him quite satisfactory game.
White is intending to play the to
via d2, where it will have an excellent
dominating position.
is the second and decisive mistake.
1 was under the impression that the Nf4
could not play to d5 without the resulting
d5 pawn very weak. now is an
error, which is going to cost the game.
Furthermore, Black's position had
already deteriorated after the last mistake,
as White threatens center adv ances with
and 15.d4. Against this there was
only one defense, i.e. castling
with the idea of 14 ... .Rfd8 and 15 ... d5. On
13 ... 0-0 14.Nd2 Rfd8
17.d4 cd4 18.cd4 d5, Black would
still have quite good game, which also
may have resulted from
Nc616.d4 cd417.cd4
On other moves, Black plays
14 ... d5 with satisfactory position.
14 ...
If 14 ... Nd5, there follows 15.ed5
Nf5 with
game for White since the remains
inactive for quite some time. Even so this
would have
In pursuing his plan, Black overlooks
White's forced combination which will
cost him two tempi, other alterations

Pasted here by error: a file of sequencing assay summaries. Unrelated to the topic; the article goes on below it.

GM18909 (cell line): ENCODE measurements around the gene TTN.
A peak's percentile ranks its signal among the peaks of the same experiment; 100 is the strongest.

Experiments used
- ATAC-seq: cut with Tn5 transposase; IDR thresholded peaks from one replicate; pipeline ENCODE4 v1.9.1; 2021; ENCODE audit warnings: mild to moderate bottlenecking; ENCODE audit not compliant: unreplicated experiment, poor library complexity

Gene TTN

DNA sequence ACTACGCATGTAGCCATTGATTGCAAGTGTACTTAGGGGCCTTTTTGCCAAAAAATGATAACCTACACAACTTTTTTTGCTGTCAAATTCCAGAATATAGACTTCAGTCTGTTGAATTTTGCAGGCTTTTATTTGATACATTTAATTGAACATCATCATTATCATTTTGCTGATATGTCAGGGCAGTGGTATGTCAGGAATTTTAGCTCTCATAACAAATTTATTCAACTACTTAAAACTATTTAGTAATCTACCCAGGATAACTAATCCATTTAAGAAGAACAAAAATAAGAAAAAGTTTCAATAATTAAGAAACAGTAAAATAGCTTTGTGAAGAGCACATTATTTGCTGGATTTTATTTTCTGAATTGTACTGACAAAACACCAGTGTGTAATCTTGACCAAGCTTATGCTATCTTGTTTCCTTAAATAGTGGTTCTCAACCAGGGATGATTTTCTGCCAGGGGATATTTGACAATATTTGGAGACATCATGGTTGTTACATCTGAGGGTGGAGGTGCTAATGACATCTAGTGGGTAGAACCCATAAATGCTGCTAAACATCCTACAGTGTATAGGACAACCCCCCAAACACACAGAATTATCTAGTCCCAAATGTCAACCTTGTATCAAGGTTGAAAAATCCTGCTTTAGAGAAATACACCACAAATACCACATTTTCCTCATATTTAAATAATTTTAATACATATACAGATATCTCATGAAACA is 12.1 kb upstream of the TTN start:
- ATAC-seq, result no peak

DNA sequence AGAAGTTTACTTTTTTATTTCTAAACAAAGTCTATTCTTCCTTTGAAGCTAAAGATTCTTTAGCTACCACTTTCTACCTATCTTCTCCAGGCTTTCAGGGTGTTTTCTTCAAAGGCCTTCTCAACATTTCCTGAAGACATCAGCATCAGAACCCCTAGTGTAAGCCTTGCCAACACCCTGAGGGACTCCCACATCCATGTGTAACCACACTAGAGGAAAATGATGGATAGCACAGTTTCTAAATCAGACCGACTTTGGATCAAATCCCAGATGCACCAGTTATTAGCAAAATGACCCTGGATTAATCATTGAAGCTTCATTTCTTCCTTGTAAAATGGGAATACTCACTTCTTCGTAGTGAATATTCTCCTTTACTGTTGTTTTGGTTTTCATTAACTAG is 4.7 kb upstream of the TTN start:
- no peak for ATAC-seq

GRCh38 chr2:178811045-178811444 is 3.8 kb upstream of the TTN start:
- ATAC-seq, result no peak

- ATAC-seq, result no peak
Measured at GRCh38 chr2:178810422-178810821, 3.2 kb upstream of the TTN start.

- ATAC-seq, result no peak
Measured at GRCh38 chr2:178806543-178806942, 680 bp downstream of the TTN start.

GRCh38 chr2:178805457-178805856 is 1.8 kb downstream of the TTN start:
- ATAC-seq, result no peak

(e.g.15 ... c4,or 15 ... 0-0.)wouldalsoleave
White with significant plus.
not only keeps White from losing
pawn but it also results in an
16 ... Qc7
On 16 ... Nd5 Black loses the Exchange
with 17.Nc4Qe618.Bd4cd419.Bd5Qd5

Black is in an extremely precarious
position. Nd4 is in jeopardy.
might cut off. If 17 ... Nf5, 1t IS
answered 18.Bd2 and Black will
have to play 18 ... g6 to give the
an escape square, making his position
on all parts of the board. On
17 ... Black will lose his
18.Bh3 followed In my own
mind 1 had already given up.
17 ... h5
XVI. vs. CHIGORIN, 1893
18.f4 Nf519.Bd2 ef4 20.Bf4 d6 21.Qe2
Stronger is 21.Bh3 22.Bf5
or 21 ... Ng4 22.Bg4 hg4 23.Qg4.
21 ... Rd8
Black removes the Rook from the h3-c8
diagonal. However, was 21 ... Nd4
22.Rae1 Kf8
On 22 ... 0-0, Black loses pawn

Ifl had not consideredmy game lacking,
1 would have avoided this
mistake. move was 23 ... Re8.
On 25 ... g6 follows 26.Bh3. Black has to
move one of the defenders of the and
thus loses pawn.
26.Na5 Nhg8 27 .Nc6 Re8 Qd7
29.Bf4 h4
and the next move are desperados.
White can win any way he wants, for
instance simply advancing the a-pawn.
is pretty fmal combination.
30 ... Ng4
On ... Qg4, White trades Queens and
plays 32.Ne7 Re7
31.Bh3 N8f6 32.Bg5
wins whole piece.
32 ... Rh5 gf6 34.Qg4110.
On 34 ... Rg5 follows 35.Qg5.
Tarrasch Chigorin (9)

1.84 2.Nf3 Nc6 Nf6 4.0.0 Ne4